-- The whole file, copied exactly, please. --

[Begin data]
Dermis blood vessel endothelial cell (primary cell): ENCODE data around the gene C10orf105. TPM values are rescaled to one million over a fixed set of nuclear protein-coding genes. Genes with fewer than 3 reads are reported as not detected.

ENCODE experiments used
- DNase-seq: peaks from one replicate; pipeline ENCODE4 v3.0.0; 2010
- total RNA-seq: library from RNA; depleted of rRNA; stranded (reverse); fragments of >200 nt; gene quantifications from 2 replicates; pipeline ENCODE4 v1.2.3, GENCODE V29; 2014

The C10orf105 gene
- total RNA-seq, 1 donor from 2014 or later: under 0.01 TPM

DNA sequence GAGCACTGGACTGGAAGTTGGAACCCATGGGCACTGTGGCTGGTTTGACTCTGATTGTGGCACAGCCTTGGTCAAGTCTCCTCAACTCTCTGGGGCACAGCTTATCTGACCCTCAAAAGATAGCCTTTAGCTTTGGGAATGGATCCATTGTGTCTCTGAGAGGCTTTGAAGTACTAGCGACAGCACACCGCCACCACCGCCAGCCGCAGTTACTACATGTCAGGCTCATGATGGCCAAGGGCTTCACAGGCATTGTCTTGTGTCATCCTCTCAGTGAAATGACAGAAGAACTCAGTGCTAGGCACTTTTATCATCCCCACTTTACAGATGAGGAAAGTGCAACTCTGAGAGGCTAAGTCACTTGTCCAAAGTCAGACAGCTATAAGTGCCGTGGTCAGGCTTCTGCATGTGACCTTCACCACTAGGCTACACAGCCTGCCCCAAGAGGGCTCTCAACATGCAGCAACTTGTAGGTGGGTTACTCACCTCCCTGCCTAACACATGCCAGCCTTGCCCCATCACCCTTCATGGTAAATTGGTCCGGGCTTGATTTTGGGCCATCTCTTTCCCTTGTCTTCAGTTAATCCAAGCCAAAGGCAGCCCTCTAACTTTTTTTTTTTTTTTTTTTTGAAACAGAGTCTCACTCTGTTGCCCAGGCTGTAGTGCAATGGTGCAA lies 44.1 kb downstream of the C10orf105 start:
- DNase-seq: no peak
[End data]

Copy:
Dermis blood vessel endothelial cell (primary cell): ENCODE data around the gene C10orf105. TPM values are rescaled to one million over a fixed set of nuclear protein-coding genes. Genes with fewer than 3 reads are reported as not detected.

ENCODE experiments used
- DNase-seq: peaks from one replicate; pipeline ENCODE4 v3.0.0; 2010
- total RNA-seq: library from RNA; depleted of rRNA; stranded (reverse); fragments of >200 nt; gene quantifications from 2 replicates; pipeline ENCODE4 v1.2.3, GENCODE V29; 2014

The C10orf105 gene
- total RNA-seq, 1 donor from 2014 or later: under 0.01 TPM

DNA sequence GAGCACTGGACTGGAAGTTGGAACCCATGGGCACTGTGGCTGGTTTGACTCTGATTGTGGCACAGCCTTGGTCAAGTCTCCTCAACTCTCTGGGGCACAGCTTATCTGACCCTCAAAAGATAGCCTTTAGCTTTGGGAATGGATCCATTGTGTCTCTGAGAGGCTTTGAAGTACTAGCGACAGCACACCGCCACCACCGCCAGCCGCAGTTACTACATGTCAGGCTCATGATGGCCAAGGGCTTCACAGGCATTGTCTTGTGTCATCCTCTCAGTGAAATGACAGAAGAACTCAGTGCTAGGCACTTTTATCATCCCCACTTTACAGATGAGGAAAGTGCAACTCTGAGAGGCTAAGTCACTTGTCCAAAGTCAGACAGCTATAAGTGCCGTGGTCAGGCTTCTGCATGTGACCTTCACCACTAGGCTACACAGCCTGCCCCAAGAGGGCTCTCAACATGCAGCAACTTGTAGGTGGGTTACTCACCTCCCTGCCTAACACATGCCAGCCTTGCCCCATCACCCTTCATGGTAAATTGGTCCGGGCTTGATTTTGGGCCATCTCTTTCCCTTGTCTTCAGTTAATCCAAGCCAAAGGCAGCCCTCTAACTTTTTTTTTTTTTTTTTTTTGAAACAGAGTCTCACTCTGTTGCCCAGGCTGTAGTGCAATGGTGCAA lies 44.1 kb downstream of the C10orf105 start:
- DNase-seq: no peak